The Seventeenth Arthur and Marjorie Goodchild Prize for Excellent English
Boris Johnson, for The weather prophets should be chucked into the deep end.The Daily Telegraph, 24/6/2013, p 18. This is written in his usual amusing style, yet with an underlying seriousness to make the reader see things as he does. He has an astonishing ability to conjure up images and makes one go along with his exaggerations. There are sinuous sentences with sinuous arguments, then a sudden short opening sentence to a new paragraph: This is outrageous. His descriptions of the problems of having a swimming pool are brilliant. The piece ends with a clever Anglo-French pun.
Look down on southern England and you see the little winking ultramarine oblongs of the swimming pools – perhaps the greatest triumph of hope over experience in the history of English domestic architecture. …They fought gallantly but in vain against the green slime, and to understand the balance of chemicals that the pool required; and they watched baffled as it oscillated – now choking with vegetation, now a glorified sheep dip of eye-stinging acid. Year after year they summoned up their courage, choked back their nausea and fished out the dead mice and the pallid corpses of worms bleached white by the chlorine. … I am generally against the compensation culture, but in my mind’s eye I see a class action: aggrieved English pool-owners against the global warming prophets and the erroneous meteorologists who have, frankly, been taking the piscine.
Cristina Odone, for If we can’t call it evil, we can’t fight it.The Sunday Telegraph, 4/8/2013, p 25. This is a calm, rational exposé of a grave social problem. She shows how the use of bland words such as “inappropriate”, instead of “evil” for child murder has dire consequences for justice. Its directness is shown by one short sentence: Whom to blame? and by the passage quoted below about race and religion.The article is strongly argued, with excellent examples. It has a very persuasive use of English and is about the effects of the (mis)use of English.
Then the MP for Coventry departed from the usual script and spoke of evil. …The word is so out of use, it jarred. Evil? We no longer accept that the concept exists. Worse, we don’t know it when we see it, right under our noses. “Evil” describes villains in Harry Potter, not Coventry in 2013. … Decades of bureaucratising have flattened the complex term into more manageable expressions. The banalities for evil now include “inappropriate”, “not fit for purpose”, and even, in the verdict of Daniel’s [the murdered boy’s] headmaster, “not pleasant”. (Broken arms, emaciated body, and a serial offender as a stepfather; if these are unpleasant, goodness knows what the head calls bad.) … Abuse of power starts with abuse of language. The secret-police regimes of eastern Europe knew that (my husband, a foreign correspondent, saw his own Stasi file, but found the pedantic, convoluted phrases so heavy-going, he had to force himself to read them).
Even in today’s Britain, it’s difficult to spot depravity lurking in bland, abstract words, appendices and subordinate clauses, in the verbing of nouns and the nouning of verbs. ... The language of officialdom is calculated to bore, not to make the blood boil. Yet blood does have to boil for justice to be meted out. … Hiding behind the officially prescribed lexicon, they can pussyfoot around the race of the gangs grooming young girls; they can avoid all references to colour, religion and sexual preferences in their caseload.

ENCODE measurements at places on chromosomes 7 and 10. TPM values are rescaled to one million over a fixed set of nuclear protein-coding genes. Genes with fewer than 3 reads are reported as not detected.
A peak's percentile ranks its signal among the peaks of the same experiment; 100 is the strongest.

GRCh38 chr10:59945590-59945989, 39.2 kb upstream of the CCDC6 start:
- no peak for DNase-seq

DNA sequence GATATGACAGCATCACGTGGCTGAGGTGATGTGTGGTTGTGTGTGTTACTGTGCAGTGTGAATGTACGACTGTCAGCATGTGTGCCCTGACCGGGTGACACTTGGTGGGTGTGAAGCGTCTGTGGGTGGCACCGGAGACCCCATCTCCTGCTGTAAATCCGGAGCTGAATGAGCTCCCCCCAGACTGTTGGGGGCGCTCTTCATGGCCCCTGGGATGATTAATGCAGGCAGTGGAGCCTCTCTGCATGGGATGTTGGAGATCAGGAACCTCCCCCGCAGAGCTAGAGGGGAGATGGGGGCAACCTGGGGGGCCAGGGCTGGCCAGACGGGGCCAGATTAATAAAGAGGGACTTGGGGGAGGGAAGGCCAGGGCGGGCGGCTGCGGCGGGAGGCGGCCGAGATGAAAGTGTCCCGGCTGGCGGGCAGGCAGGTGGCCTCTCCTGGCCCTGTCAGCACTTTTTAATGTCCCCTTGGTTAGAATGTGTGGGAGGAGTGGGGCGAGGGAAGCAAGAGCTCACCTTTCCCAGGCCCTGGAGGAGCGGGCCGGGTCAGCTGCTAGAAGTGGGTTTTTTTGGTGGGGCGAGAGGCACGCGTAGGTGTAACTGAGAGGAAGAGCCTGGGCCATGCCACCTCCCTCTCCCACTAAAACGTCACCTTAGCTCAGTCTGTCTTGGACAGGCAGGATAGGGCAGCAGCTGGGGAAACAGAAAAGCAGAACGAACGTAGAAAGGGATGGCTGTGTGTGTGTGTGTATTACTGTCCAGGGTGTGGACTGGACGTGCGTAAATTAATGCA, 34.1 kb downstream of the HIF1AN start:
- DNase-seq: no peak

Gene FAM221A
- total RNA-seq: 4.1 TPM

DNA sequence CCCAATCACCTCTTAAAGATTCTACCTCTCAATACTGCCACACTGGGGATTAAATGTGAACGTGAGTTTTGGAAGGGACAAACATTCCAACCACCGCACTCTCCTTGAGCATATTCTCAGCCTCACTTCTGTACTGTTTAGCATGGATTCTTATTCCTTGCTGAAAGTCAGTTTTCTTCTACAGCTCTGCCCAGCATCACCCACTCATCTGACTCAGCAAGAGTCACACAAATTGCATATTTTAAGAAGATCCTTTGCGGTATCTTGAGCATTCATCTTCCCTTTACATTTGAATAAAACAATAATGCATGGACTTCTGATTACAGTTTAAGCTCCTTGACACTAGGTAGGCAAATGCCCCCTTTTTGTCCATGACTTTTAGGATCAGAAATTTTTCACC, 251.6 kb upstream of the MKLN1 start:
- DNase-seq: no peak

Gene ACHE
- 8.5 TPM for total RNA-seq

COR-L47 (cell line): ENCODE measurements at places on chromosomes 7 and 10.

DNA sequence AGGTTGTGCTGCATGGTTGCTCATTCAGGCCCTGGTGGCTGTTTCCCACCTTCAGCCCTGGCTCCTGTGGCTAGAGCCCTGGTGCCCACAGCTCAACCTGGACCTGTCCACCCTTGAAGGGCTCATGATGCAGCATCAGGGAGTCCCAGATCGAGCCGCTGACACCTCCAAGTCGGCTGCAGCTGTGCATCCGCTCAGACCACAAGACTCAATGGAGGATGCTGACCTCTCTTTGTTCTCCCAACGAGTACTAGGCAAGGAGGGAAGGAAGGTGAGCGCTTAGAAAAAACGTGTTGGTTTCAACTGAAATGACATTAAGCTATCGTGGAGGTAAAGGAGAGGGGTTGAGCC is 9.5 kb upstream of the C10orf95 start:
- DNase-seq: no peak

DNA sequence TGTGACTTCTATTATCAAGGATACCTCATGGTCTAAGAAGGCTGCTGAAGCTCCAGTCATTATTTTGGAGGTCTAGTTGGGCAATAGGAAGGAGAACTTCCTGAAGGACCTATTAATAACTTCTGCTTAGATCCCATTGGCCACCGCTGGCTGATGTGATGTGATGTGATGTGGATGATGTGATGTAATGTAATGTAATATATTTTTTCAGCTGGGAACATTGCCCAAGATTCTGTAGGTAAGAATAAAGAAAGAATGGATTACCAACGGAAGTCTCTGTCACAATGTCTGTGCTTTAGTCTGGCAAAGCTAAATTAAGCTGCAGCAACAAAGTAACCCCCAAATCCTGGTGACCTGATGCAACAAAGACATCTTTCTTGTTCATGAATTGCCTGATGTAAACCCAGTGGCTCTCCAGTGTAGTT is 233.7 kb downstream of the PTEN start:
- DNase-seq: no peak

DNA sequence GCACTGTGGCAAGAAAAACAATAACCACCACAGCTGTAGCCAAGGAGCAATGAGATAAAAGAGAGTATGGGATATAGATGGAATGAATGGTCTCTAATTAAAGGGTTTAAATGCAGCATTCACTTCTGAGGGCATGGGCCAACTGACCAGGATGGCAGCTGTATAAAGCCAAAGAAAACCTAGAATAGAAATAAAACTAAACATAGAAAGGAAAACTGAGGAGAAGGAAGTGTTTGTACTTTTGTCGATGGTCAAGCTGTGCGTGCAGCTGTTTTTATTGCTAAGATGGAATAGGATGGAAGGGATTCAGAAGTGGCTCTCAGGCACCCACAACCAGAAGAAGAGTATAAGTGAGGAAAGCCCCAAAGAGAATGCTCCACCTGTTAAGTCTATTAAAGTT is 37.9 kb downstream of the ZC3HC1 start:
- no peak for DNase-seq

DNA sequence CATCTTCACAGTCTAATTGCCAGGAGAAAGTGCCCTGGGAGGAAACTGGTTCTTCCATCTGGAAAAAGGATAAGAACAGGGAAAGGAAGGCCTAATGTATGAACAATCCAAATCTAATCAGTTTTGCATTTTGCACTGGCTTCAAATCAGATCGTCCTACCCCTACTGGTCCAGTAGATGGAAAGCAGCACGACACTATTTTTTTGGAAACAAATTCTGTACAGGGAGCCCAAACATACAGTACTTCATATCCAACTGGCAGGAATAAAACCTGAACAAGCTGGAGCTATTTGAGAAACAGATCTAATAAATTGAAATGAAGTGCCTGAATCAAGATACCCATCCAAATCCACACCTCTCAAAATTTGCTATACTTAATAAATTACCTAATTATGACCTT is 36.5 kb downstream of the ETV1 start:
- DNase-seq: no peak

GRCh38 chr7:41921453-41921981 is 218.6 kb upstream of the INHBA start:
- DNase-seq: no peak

The four other finalists, in random order
Lucy Hughes-Hallett, for extracts from the book, The Pike: Gabrielle d’Annunzio, Poet, Seducer and Preacher of War(Fourth Estate, London, 2013). She writes about her subject as if he were the most marvellous, exciting, brave, charismatic person who ever lived, yet in paragraph after paragraph she manages to let you know that, in reality, he was despicable. There is hardly a passage in which she does not startle and delight the reader, with images as sharp as one of those old full-plate sepia photographs: A gusty wind raised whirling man-high funnels of ash, veering, dipping and dissolving among the ruined woods like ghosts.
The excellent opening passage sums up Gabriele d’Annunzio and the weakness of the Italian army. There are some delightful descriptions of him and his followers. The author keeps up a flow of interesting historical information in good descriptive English.
IN SEPTEMBER 1919, Gabriele d’Annunzio – poet, aviator, nationalist demagogue, war hero - assumed the leadership of 186 mutineers from the Italian army. Driving in a bright red Fiat so full of flowers that one observer mistook for a hearse (d’Annunzio adored flowers), he led them in a march on the harbour city of Fiume in Croatia, part of the defunct Austro-Hungarian Empire over whose dismemberment the victorious Allied leaders were deliberating in Paris. ...
Gabriele d’Annunzio was man of vehement, but incoherent, political views. As the greatest Italian poet, in his own (and many others’) estimation, since Dante, he was il Vate, the national bard. … Fiume in 1919 was as magnetic to an international confraternity of discontented idealists as San Francisco’s Haight-Ashbury would be in 1968; but, unlike the hippies, d’Annunzio’s followers intended to make war as well as love.
Jeff Randall, for Who will end this pensions scandal? Politicians have been waging war on the retirement plans of ordinary savers. It has to stop. The Daily Telegraph, 30/9/2013, p 23.
The opening part of this was the most excellent English in all the entries. There is a brilliant series of metaphors and similes about party conference promises, especially deciduous assurances.